Army tents for refugees

August 16, 2017 by Stephen J. Thorne

Canadian Forces erecting tents for 500 new arrivals near the Canada-U.S. border in Quebec.
AP
While Haitian and other refugees flee the United States in fear of its new government policies on immigration, Canadians do what Canadians do best: they help. Canadian soldiers were out last week erecting a tent village near the U.S. border to accommodate waves of asylum seekers crossing into Quebec.

The Department of National Defence says the camp in Saint-Bernard-de-Lacolle, Que., can house up to 500 people. The “modular tent shelters” have floors, lighting and heat.

“Setting up tents—this is something, obviously, we’re quite familiar with. We’re pretty good at doing this,” Major Yves Desbiens told the CBC.

Before anyone complains that this shouldn’t be the job of our fighting forces—remember, these are the same forces who were summoned to Toronto to shovel snow in 1999.

After Stephen Harper’s Conservative Party tried to make Muslim immigration an election issue in 2015, Justin Trudeau promised to accept 25,000 Syrian refugees by year’s end. He won the election and, although the government didn’t make the year-end deadline, the official number of Syrians brought to Canada mounted—to 40,081 by Jan. 29, 2017.

The military stood up then too, assigning units to prepare the way and vacating beds at bases to accommodate displaced families. Military planes ferried security and immigration officials to Jordan, Lebanon and Syria and airlifted refugees out of the region, reminiscent of 1979 when Canadian military aircraft rescued Vietnamese escaping the communist regime in Hanoi.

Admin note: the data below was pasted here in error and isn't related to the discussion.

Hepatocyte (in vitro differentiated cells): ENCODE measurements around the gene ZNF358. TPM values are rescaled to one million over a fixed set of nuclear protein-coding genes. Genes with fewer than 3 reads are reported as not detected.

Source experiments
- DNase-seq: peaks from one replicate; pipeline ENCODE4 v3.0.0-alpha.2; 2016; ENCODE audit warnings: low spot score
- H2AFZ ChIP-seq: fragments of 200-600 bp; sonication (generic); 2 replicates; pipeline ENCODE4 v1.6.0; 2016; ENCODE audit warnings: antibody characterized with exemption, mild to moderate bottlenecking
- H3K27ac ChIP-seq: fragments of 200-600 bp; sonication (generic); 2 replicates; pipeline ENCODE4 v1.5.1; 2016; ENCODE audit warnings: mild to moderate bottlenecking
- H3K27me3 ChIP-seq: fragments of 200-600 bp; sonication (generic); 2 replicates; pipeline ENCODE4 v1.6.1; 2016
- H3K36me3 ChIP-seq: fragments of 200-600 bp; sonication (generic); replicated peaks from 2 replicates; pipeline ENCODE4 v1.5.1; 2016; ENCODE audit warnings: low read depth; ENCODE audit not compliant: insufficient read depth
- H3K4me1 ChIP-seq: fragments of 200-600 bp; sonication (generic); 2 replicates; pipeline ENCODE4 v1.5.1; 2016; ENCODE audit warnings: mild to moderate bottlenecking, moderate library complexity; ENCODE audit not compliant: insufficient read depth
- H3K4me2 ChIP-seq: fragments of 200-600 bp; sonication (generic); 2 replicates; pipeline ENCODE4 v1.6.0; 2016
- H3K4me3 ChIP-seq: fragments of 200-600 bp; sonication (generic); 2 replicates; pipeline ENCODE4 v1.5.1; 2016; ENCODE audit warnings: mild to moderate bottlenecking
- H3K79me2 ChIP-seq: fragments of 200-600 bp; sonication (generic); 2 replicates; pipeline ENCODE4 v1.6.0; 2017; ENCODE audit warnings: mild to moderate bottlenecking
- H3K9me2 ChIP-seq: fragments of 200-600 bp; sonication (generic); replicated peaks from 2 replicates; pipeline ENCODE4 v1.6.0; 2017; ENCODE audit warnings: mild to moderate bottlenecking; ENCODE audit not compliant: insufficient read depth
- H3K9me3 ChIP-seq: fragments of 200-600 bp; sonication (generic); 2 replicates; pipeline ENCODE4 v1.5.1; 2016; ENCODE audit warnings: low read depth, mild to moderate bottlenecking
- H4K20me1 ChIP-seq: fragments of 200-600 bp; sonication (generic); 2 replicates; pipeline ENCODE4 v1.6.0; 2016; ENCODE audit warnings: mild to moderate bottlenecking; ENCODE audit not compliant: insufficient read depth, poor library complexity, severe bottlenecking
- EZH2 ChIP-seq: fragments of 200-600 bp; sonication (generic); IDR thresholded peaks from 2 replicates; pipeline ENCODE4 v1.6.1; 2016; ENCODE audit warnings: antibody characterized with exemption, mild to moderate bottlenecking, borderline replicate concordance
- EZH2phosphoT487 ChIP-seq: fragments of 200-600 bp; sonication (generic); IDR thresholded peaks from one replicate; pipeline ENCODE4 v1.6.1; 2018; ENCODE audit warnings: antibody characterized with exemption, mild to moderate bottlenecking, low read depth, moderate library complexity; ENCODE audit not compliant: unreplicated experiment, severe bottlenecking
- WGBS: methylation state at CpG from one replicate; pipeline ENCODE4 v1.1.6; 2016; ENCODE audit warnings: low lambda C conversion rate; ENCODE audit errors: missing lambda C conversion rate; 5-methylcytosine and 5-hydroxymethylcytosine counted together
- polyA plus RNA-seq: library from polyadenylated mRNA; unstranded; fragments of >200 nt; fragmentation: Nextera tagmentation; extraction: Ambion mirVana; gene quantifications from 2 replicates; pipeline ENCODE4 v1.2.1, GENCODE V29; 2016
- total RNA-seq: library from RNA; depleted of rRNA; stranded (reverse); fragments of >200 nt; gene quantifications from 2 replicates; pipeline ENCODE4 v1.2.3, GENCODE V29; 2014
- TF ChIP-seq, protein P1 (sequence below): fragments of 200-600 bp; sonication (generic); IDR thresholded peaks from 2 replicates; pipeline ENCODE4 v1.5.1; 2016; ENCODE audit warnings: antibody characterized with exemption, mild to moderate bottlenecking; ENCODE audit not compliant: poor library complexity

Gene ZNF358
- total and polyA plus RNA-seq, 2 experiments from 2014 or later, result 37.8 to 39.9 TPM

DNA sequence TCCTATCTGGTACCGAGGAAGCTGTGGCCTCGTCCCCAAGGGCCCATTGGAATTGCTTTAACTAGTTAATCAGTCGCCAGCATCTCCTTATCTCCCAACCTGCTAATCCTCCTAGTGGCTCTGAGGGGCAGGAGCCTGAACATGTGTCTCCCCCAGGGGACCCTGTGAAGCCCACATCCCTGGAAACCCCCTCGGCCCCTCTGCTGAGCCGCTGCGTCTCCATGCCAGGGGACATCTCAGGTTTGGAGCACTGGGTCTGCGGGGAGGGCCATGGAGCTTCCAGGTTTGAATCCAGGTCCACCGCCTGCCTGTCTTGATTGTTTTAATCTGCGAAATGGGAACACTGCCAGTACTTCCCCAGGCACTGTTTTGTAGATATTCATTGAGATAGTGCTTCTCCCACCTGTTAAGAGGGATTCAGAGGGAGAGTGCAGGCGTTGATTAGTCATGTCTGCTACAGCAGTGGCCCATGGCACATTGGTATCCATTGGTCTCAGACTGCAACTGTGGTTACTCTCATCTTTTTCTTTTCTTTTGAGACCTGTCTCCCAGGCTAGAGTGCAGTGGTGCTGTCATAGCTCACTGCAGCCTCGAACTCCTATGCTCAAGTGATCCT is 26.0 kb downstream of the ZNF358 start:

Last week, Immigration Canada said the number of asylum seekers illegally entering Canada near the Saint-Bernard-de-Lacolle border crossing quadrupled in two weeks, from 50 to 200 a day.

Many are Haitians who have been living in the U.S. for years but now face deportation after the May announcement that the government would not extend temporary protection status for Haitian nationals past the scheduled expiry in January 2018. The status had been granted following a devastating earthquake in 2010, but the U.S. Department of Homeland Security now considers Haiti a safe country.

There is no guarantee the Haitians will be able to remain in Canada either. Claimants must demonstrate a legitimate fear of persecution, war or other threat in their country of origin.

It’s not the first time one of America’s immigration policy decisions has affected Canada since President Donald Trump was sworn in last January. Repeated attempts to ban immigration from seven Muslim-majority countries and a subsequent spate of deportations of citizens of those countries spawned a flood of illegal crossings at remote border areas through the winter and spring of 2017 as asylum seekers turned to Canada for help.

Some suffered frostbite as they crossed snowy fields heading north, while at least one—Ghanian Mavis Otuteye, 57—was found dead of hypothermia less than one kilometre from the Minnesota-Manitoba border in May.

RCMP officers and other Canadians were there to meet those who made it. They took them in, fed them, clothed them and began the process of addressing their long-term needs. Because that is what Canadians do.

But Canadians, and the Canadian military, can only do so much. As much as we are willing to help, Canada should not be the dumping ground for America’s unwanted.

After Trump announced his initial attempt at banning immigration from certain Muslim-majority countries in January, Trudeau tweeted: “To those fleeing persecution, terror & war, Canadians will welcome you, regardless of your faith. Diversity is our strength.”

It’s an admirable sentiment, but isn’t it also time Ottawa got tough with the tough-talking Trump?


Click here to view more photos at the refugee camp by Daily Mail’s Normand Blouin.

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